Can you control alcohol cravings?
I’m not shy to say it. I’m still learning to control alcohol cravings. And I’d bet a few hundred Rands (not dollars guys!) that even recovering addicts would definitely feel the same. Triggers don’t go away, so it makes sense that the coping strategies would still be a problem, right?
So much has happened after my last update on where I was on my sobriety journey.
To name a few:
- featured in the Cape Times.
- I recorded my first Youtube video! Have a look below!
- I was also approached by KIS Furniture – an e-commerce platform for architects, interior designers and consumers that sources affordable, high quality and trending items for all your interior needs. It is an honour to work with them and I can’t wait to share more as the journey evolves and unfolds.
And through all of this, there were major things that happened behind the scenes. A friend asked me if I just wake up in the morning and paint?
I have three young kids, (11, 4 and 5 years old). And it is also the week of the two younger ones’ birthdays this week. Yes, this week. My husband’s birthday was on the 2nd May, then it the baby Gabriel (4th May) and then the middle one on the 6th May. That means: party packs and cakes/cupcakes arranging. Buying the stuff. Going into the shop. Dealing with moody cashiers.
Pack the actual party packs. Blow up balloons.
We also had to have the sex talk with my eldest as it was brought up in school. I liked the important facts that the teacher brought up like molestation. It became easier for me to speak about it – as I was molested when I was 7 years old. Anyway- I’m sure you can imagine all the emotions that brought up.
There’s more stuff?
Besides trying to manage the social media presence, I have been trying to establish this new sober and strong Yvette. I don’t think people understand the complexities of fixing and re-establishing relationships, even in marriage, of being mentally ill vs being in remission.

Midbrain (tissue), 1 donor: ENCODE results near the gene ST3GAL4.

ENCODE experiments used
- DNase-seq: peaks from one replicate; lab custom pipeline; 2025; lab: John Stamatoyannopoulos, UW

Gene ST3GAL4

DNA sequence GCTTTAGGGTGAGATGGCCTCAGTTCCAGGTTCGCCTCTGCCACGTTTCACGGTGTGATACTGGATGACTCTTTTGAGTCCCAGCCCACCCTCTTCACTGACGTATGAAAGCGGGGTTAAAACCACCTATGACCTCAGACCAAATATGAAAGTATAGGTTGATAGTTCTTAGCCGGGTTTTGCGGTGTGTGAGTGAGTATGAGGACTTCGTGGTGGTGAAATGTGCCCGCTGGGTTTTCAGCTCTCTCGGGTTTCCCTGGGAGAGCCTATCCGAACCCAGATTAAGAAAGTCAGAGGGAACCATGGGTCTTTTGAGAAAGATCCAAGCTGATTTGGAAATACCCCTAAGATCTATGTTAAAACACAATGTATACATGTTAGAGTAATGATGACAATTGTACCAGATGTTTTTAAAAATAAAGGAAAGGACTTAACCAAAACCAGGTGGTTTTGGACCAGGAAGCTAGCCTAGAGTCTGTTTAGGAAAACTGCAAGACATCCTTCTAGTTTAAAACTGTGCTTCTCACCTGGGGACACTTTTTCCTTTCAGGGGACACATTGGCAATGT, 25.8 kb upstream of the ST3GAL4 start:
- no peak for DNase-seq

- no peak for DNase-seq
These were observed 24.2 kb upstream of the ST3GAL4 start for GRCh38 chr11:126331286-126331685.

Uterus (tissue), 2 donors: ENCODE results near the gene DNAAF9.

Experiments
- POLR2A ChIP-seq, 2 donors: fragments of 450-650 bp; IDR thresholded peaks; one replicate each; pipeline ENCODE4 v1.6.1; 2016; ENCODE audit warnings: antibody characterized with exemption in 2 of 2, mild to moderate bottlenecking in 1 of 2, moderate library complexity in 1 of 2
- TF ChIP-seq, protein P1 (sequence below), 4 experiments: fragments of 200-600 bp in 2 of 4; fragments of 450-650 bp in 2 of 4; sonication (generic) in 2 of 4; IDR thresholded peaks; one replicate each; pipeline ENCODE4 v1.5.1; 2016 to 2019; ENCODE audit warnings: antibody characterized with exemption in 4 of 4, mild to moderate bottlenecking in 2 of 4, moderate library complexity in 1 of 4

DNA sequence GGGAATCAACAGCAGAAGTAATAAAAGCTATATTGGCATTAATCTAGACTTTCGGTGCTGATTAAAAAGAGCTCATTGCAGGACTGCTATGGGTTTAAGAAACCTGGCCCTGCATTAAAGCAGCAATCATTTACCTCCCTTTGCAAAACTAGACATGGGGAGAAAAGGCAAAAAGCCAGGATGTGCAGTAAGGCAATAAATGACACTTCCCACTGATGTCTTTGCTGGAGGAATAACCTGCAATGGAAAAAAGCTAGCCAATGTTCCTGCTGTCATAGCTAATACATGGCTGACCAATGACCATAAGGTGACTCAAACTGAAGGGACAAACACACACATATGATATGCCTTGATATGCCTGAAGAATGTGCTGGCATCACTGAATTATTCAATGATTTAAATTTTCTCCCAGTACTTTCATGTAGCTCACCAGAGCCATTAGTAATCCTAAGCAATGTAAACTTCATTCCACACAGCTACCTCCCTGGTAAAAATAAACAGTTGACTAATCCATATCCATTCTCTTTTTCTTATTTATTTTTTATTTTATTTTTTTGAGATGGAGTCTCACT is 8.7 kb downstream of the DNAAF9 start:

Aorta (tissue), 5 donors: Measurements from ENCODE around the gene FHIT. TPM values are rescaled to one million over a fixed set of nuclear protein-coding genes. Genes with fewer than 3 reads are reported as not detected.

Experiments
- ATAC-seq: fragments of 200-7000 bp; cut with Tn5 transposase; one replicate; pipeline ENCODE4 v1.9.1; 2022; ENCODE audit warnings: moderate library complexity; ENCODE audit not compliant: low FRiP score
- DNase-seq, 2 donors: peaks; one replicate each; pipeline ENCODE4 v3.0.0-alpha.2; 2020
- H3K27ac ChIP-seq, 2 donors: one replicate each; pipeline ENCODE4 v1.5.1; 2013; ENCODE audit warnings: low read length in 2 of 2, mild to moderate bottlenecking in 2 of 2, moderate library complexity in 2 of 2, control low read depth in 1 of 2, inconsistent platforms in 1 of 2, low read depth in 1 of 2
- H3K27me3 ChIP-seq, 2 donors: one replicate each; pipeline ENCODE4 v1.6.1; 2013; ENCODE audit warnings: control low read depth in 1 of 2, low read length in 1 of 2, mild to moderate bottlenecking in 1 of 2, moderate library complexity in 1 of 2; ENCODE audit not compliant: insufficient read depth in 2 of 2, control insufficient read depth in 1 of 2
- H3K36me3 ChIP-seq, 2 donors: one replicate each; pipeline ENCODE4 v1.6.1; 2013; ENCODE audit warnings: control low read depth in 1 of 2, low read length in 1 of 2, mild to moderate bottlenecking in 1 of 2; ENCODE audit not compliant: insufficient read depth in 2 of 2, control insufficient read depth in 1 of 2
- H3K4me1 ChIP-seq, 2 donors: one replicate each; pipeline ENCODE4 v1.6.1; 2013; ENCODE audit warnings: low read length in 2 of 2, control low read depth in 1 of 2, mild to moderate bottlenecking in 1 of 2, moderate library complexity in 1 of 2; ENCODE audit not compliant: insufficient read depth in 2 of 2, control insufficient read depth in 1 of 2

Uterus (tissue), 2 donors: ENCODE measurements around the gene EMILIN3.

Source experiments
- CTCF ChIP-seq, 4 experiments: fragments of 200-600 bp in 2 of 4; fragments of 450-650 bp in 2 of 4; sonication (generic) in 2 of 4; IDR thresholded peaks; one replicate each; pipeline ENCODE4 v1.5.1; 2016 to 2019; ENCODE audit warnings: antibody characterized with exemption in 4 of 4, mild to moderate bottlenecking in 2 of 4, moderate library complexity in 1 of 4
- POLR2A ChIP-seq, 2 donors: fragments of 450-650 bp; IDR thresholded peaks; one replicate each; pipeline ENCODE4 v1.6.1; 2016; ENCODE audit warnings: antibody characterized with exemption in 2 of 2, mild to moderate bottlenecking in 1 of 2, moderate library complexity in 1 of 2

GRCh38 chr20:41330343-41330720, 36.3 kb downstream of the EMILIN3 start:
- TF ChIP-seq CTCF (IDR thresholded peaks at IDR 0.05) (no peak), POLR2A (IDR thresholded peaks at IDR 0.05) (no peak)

It great, you’re healthy and now you want to fly. But guess what: you have a partner and children who now need to get to know the real YOU.
It’s extremely complicated and just thinking about it makes me tired. And emotional.
I’ve been so tearful. Being sober and off most of the medication means that I FEEL EVERYTHING.
Example: I heard the policemen, ambulances and traffic cops drive past the apartment earlier. They were taking part in some sort of parade and I stood outside and watched. I looked at the ocean and listened to the waves crashing on the rocks. And I imagined how proud some of those men and women must feel- being a public servant. Yes, that not be their real thoughts or feelings but with my imagination, I stirred up emotions within me.
Yes, I get emotional for crap- but if I had to tell you everything and I mean everything, you’d understand that those are just the symptoms of a much bigger problem. I think those details should be left for my memoir!
I’ve said something similar in my previous blog post. I believe this still rings true.
I realized that it wasn’t the alcohol I was addicted to, it was the coping strategy.
And as I drove home from getting the balloons and gifts, I listened to old songs that reminded me of so much pain I still sit with.
I came to the realization that I’m not struggling with alcohol, I’m struggling with feelings.
There is so much to lose – including me
The thing is, I can’t afford to lose momentum now. I can’t afford to lose myself now either.
If I have to be honest, I’ll say this: I don’t want to give up my new found freedom in being immersed in the real Yvette.
I find her fascinating and brave and ambitious and it’s because of that I have sought therapy again. Thankfully, my therapist from the West Coast also moved to a town nearby so we can continue our journey.
Note to self – it’s normal
I want to say this (and this is more of a note-to-self kind of thing):
It is normal to walk past the bottle store and taste the cold white wine on your tongue.
What’s also normal is to think about that bottle of Brandy in your cupboard at random times for no apparent reason.
Most importantly, it is absolutely normal to crave the state you find yourself in – that sense of carefree and freedom – when you’ve had that drink. Whether it’s the first or fifth drink- that very special and misleading state where you think all is fine and you’re in control.
But, it’s not fine and you’re not in control.
One of my best friends, my sponsor and badass businesswomen mentors, Lynne Huysamen keeps me grounded and reminds me that this feeling and these bad days will pass. And I really do love her and appreciate her wisdom and support.
She isn’t sharing new info. In fact, you know it’ll pass. But it doesn’t always feel like it. Just like a depressive episode- a moment drags on forever.
So yesterday I celebrated that I am sober 280 days. I celebrated because the booze won’t help me get through this stuff anyway. And I allowed myself to crave that beer and crave being numb.
I’ve been judging myself for so long. I think I’ll just show myself some love and understanding and care.
Do you struggle as a recovering alcoholic and crave booze or the yearning to just escape the weight of intense feelings?
This isn’t a how-to-guide on how to control alcohol cravings and I believe that will differ person to person. But I do believe that we can learn from the lessons of why we crave from one another.
I wish you peace and an indescribable joy <3